DRY AND GUILTY

When Ondoy hit last week, I happened to be comfortably stuck at home—sleeping (especially because I wasn’t getting enough sleep the days before) and cuddling with Honeybun. I woke up to rain, which grew stronger and stronger, and showed no signs of stopping. As a result, we were stuck at home. Having been in front of the computer every single day for the whole week before that, I was already allergic to it so I ignored my laptop. Instead of watching TV (what’s good nowadays, anyway, except for “New Generation” and “Classroam,” that is, both of which have been off-air for weeks now), we watched DVDs, and because neither Ronald nor Jollibee would deliver, we had to munch on grapes, Pik-Nik, multi-grain bread, hazelnut spread, and even more grapes. The whole day was all about sleeping, eating, cuddling, and watching DVDs, not necessarily in that order, and some happening more than the others. When it was time to sleep, it was still raining. And so we slept.

When we woke up the next day, and finally decided to get in touch with the outside world (checked our phones, went online, watched local news), we discovered the horrible tragedy that took place while we were comfortably in our cocoon. Guilt arrived, especially after confirming how while houses got submerged in the flood, ours was standing high and undamaged, and while others were stuck on their roofs or, worse, dead and floating, we—and all our loved ones—were dry and safe. We were extremely grateful, yet very saddened that not everyone was as blessed as us. And the guilt was there too, it didn’t leave.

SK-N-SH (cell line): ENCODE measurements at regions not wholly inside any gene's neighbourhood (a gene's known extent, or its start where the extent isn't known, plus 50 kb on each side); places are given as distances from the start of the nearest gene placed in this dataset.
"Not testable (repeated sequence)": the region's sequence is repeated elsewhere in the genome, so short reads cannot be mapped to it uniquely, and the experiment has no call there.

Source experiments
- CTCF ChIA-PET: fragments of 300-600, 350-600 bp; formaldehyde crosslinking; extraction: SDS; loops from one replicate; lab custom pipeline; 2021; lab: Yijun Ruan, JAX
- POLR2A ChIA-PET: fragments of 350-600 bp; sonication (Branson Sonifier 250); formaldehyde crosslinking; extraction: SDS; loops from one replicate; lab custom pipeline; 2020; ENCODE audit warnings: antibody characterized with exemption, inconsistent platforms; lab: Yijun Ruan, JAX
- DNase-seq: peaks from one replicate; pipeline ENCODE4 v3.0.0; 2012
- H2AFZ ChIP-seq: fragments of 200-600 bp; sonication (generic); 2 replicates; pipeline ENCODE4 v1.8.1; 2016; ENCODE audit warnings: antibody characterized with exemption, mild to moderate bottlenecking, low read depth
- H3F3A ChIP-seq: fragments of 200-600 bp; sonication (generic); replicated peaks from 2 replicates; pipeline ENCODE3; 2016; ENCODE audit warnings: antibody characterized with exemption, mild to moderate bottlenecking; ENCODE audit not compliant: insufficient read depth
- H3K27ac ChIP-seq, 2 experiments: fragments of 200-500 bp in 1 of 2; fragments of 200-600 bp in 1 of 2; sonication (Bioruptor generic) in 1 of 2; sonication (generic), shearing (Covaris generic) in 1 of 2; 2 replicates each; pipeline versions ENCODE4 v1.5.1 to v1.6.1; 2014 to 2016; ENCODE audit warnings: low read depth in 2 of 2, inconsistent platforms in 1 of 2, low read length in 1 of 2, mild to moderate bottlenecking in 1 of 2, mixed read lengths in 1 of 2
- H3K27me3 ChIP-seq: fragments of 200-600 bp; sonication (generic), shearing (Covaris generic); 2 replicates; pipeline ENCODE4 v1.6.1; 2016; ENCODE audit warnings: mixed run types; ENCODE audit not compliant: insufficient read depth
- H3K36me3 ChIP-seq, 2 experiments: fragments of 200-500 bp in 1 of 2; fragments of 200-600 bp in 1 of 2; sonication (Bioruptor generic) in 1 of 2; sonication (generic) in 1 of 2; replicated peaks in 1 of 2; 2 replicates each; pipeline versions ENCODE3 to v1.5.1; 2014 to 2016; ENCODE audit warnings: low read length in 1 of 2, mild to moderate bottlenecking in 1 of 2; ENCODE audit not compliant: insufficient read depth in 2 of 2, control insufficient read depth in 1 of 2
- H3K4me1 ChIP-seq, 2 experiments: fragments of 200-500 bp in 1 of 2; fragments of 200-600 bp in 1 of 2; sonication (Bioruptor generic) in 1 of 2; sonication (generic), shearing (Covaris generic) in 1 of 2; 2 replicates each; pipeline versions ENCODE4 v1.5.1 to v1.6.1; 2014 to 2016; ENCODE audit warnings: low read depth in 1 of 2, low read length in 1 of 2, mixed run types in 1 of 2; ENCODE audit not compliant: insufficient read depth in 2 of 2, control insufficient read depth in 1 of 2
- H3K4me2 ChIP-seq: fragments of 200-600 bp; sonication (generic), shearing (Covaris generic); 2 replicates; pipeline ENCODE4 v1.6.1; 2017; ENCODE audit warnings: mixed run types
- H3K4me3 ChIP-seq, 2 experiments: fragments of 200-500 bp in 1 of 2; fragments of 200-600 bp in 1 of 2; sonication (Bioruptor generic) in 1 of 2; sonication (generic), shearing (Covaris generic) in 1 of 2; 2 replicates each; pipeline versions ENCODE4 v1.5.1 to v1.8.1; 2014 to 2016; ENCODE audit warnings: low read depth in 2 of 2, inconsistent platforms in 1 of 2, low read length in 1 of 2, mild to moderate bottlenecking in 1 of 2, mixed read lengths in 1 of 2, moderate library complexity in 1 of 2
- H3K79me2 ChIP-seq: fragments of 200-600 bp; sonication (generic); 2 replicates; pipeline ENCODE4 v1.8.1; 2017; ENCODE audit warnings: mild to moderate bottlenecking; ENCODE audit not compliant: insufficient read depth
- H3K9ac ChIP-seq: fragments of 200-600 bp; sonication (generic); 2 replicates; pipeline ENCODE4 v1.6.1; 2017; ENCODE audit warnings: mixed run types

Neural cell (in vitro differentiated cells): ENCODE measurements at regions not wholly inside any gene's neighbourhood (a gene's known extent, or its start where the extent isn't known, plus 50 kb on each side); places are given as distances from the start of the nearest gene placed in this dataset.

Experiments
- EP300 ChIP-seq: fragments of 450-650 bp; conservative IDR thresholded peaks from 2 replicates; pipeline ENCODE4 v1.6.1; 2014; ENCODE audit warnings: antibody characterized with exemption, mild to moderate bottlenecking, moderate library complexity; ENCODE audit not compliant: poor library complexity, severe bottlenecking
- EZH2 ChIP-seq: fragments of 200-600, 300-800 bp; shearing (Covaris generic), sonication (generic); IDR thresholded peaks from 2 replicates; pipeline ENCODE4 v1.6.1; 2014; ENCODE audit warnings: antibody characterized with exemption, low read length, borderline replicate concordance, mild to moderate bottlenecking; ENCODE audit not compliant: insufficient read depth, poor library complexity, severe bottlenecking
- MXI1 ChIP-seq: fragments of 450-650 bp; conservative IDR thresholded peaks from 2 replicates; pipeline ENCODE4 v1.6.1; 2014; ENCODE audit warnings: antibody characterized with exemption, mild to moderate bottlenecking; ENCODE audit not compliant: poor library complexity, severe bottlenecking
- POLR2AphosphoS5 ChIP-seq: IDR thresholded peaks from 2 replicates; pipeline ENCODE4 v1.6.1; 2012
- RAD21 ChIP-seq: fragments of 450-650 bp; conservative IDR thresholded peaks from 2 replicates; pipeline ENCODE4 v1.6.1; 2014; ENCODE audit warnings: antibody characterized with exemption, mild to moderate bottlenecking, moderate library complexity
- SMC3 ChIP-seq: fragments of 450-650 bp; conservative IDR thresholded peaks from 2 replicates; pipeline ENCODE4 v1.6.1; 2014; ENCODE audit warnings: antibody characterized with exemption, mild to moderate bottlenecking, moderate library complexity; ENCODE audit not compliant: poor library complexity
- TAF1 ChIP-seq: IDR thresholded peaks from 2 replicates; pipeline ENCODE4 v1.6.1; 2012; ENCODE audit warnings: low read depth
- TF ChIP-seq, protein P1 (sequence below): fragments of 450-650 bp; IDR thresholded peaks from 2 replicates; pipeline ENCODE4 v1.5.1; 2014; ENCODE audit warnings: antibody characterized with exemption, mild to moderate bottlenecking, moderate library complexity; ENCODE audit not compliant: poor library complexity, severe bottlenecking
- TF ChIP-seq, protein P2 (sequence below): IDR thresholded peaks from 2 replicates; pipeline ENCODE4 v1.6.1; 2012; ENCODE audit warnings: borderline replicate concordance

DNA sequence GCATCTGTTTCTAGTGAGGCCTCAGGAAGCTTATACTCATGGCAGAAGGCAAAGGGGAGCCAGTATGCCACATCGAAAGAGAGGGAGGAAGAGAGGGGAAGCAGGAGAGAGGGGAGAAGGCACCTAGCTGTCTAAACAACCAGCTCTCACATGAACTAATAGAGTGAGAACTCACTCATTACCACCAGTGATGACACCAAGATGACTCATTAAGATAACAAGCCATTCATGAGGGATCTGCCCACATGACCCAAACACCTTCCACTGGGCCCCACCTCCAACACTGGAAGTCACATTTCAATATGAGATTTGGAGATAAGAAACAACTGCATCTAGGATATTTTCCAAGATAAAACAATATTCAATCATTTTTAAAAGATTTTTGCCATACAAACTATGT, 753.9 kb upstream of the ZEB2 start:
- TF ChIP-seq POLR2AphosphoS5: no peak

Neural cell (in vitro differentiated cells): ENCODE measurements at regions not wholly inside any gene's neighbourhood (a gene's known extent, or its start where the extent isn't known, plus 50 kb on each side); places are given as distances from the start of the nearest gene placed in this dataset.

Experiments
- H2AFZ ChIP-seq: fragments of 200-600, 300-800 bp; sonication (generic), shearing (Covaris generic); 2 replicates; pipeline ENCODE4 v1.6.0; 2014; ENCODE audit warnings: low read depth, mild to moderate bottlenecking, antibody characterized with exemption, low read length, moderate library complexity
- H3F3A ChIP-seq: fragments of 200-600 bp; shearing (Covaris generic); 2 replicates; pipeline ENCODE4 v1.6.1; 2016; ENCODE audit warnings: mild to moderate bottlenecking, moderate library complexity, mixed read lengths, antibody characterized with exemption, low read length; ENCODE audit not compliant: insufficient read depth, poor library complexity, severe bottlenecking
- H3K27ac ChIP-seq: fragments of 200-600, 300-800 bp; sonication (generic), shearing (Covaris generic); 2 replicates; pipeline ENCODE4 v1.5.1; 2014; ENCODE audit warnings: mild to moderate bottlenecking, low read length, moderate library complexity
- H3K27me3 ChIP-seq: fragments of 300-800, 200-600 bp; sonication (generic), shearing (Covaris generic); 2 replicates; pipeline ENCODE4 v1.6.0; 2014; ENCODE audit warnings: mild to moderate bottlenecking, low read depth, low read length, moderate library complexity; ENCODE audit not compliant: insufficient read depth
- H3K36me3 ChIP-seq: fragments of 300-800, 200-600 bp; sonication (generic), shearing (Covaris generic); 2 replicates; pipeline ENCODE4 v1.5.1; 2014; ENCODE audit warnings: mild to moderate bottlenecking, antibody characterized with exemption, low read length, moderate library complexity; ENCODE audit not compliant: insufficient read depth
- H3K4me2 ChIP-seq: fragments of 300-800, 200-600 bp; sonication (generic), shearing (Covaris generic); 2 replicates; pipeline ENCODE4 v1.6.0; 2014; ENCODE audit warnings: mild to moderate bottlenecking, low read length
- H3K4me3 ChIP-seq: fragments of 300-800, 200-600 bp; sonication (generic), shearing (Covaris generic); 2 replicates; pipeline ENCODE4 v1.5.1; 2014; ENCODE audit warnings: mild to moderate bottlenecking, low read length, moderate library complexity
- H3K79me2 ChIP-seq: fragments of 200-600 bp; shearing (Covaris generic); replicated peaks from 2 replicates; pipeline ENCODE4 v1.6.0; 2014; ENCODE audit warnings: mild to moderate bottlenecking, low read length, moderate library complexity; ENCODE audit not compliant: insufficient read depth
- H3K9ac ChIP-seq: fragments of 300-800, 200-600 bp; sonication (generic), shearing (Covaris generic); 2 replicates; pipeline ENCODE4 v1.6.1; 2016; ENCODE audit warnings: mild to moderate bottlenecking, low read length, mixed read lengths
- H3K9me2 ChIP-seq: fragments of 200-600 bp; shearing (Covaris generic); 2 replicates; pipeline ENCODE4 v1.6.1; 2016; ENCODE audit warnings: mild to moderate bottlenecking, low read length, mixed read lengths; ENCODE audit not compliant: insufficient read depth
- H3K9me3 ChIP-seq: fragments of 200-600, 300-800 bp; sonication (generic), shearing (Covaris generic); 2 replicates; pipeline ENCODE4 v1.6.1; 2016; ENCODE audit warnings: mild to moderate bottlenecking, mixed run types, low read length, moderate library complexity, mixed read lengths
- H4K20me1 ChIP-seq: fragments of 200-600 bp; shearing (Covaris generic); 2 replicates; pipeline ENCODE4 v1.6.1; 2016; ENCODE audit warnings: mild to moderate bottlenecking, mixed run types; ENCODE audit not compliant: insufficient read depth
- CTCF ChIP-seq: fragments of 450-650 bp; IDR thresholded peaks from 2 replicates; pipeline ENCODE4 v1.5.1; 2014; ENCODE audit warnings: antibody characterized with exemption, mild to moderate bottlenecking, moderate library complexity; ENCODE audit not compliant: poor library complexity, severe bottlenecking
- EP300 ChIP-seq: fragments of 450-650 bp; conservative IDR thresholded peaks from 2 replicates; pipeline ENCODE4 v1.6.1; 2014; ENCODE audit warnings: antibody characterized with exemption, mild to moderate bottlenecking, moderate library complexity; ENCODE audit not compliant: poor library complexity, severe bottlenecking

In fact, when I checked Facebook to see how friends were doing—and they were doing bad (one, who chained her car to a post and wrapped her Mac in plastic, was saved by her boyfriend, who had to swim 6 feet of water to get to her, and another lost two loved ones)—I felt even guiltier that I was just at home checking Facebook (What is up with all these guilty feelings, anyway???). In fact, it didn’t take long before I logged out of FB. I personally couldn’t just post a status message on how I enjoyed finally watching “Milk” or how I was stuffing myself silly with Pik-Nik, when others were posting how to help, or how their relatives and friends needed rescue.

Days have passed after Ondoy, and so many people still haven’t recovered. The worse thing is that there’s another storm—a stronger one—scheduled to arrive this afternoon. So it’s really, really scary.

While it’s frustrating how we all could have done a better job avoiding certain effects of calamities, what’s commendable is how the whole chapter is bringing out the hero, the Good Samaritan, and the benevolent in us.

Pepeng might be stronger than Ondoy, but after it, we will all definitely be stronger people, more united and good-hearted than ever too.